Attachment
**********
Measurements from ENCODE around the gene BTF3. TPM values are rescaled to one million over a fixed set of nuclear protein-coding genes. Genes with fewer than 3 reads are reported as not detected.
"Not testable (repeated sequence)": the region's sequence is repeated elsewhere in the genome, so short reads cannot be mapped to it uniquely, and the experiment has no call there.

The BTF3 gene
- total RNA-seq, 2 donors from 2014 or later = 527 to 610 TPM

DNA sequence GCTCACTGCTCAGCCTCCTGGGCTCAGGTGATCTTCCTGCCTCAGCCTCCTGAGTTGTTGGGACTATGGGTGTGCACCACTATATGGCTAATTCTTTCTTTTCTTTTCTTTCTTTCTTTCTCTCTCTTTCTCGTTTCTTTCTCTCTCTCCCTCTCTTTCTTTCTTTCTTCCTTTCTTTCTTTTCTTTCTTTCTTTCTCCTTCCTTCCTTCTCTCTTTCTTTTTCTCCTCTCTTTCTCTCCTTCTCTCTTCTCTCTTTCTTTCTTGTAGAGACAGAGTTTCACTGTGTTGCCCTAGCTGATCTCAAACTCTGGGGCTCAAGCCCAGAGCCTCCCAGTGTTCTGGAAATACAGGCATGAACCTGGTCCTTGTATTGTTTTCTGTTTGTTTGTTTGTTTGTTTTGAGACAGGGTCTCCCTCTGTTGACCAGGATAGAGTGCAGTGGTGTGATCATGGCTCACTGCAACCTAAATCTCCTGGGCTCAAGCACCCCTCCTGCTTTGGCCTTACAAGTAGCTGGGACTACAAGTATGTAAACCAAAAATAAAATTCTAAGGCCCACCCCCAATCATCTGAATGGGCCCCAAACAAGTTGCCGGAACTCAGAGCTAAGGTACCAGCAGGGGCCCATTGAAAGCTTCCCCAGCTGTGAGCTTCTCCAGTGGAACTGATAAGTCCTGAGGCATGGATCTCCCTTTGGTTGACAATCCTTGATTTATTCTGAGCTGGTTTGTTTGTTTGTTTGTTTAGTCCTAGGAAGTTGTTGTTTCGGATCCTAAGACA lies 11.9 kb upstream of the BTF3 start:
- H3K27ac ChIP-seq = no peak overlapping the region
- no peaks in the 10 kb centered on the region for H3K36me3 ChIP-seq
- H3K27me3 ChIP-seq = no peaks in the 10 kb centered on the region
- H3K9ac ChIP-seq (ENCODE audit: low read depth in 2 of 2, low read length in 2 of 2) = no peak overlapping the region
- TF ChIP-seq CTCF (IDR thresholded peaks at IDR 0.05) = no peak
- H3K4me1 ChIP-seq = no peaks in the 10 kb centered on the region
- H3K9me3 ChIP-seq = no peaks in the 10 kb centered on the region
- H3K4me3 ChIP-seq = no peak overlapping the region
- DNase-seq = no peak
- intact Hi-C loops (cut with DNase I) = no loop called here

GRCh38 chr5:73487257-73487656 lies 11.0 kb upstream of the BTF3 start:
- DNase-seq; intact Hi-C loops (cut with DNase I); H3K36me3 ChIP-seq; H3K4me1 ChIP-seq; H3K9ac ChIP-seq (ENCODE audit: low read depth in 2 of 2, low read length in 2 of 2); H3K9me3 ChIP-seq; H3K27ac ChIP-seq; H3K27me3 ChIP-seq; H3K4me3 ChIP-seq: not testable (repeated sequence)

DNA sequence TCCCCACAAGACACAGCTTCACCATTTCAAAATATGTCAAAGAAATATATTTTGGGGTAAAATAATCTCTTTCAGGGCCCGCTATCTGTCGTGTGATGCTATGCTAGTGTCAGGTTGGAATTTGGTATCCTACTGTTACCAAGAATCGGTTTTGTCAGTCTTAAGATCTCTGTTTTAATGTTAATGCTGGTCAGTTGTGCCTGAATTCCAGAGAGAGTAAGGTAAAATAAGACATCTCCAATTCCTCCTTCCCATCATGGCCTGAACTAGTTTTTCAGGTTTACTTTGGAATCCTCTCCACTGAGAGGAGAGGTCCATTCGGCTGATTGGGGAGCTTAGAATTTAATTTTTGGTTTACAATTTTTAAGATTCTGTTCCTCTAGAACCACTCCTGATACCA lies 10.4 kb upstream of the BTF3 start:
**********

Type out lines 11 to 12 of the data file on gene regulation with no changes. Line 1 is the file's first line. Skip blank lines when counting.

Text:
- H3K4me1 ChIP-seq = no peaks in the 10 kb centered on the region
- H3K9me3 ChIP-seq = no peaks in the 10 kb centered on the region